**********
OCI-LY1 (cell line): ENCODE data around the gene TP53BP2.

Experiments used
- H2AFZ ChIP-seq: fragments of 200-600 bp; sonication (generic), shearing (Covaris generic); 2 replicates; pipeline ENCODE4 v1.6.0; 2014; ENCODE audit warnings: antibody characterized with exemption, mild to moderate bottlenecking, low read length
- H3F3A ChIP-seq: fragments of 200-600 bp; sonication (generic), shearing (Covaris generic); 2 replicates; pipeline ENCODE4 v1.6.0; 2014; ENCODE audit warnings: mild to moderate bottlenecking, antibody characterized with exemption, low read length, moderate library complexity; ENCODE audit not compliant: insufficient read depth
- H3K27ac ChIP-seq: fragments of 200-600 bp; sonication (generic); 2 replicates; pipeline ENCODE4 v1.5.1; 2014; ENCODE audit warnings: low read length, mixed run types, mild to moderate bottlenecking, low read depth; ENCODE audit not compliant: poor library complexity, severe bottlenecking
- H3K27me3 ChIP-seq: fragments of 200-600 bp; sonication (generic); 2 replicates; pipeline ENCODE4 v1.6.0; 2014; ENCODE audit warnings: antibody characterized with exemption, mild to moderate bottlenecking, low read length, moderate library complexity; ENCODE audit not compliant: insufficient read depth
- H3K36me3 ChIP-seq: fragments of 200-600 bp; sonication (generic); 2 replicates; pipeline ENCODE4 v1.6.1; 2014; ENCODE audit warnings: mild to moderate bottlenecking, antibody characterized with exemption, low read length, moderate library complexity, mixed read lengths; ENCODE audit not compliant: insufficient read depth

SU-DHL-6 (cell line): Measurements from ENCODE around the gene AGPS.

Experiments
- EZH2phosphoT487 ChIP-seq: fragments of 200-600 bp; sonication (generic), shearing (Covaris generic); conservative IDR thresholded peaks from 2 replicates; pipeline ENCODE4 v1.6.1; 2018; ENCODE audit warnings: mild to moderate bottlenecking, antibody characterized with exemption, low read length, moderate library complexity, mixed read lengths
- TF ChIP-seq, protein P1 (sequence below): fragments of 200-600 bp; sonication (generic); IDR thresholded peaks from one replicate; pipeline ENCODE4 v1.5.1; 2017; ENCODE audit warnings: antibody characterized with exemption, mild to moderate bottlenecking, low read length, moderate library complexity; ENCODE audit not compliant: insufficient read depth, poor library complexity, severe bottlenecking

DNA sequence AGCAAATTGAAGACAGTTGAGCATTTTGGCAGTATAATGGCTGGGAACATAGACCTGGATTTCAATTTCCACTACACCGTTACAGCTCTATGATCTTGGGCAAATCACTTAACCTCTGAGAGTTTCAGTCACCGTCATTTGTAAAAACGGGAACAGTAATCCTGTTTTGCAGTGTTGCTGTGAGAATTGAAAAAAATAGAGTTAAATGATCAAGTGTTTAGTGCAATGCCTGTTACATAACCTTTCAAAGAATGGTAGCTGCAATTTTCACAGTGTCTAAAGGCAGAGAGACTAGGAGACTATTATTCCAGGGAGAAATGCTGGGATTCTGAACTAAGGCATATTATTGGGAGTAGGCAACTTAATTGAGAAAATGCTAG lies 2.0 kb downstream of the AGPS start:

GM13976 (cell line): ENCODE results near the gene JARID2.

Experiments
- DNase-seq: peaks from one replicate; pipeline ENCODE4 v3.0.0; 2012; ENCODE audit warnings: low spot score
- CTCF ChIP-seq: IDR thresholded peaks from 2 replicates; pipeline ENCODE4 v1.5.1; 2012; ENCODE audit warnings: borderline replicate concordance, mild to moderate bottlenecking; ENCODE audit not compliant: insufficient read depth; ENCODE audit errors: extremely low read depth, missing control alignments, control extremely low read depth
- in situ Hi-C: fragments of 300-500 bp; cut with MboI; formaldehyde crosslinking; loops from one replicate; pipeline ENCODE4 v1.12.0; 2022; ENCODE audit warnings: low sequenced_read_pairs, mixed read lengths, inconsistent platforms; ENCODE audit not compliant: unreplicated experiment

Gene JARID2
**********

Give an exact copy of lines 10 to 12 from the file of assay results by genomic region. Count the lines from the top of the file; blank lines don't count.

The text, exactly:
- EZH2phosphoT487 ChIP-seq: fragments of 200-600 bp; sonication (generic), shearing (Covaris generic); conservative IDR thresholded peaks from 2 replicates; pipeline ENCODE4 v1.6.1; 2018; ENCODE audit warnings: mild to moderate bottlenecking, antibody characterized with exemption, low read length, moderate library complexity, mixed read lengths
- TF ChIP-seq, protein P1 (sequence below): fragments of 200-600 bp; sonication (generic); IDR thresholded peaks from one replicate; pipeline ENCODE4 v1.5.1; 2017; ENCODE audit warnings: antibody characterized with exemption, mild to moderate bottlenecking, low read length, moderate library complexity; ENCODE audit not compliant: insufficient read depth, poor library complexity, severe bottlenecking

DNA sequence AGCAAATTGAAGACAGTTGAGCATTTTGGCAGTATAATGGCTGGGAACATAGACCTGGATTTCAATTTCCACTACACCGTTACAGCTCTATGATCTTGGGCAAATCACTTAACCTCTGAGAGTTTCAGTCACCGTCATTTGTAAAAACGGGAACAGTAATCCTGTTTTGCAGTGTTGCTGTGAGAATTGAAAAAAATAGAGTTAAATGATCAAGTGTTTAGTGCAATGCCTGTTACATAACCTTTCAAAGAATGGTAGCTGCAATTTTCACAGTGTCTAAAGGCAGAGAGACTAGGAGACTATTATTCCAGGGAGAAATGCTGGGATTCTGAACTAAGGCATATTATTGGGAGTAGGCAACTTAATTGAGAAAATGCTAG lies 2.0 kb downstream of the AGPS start: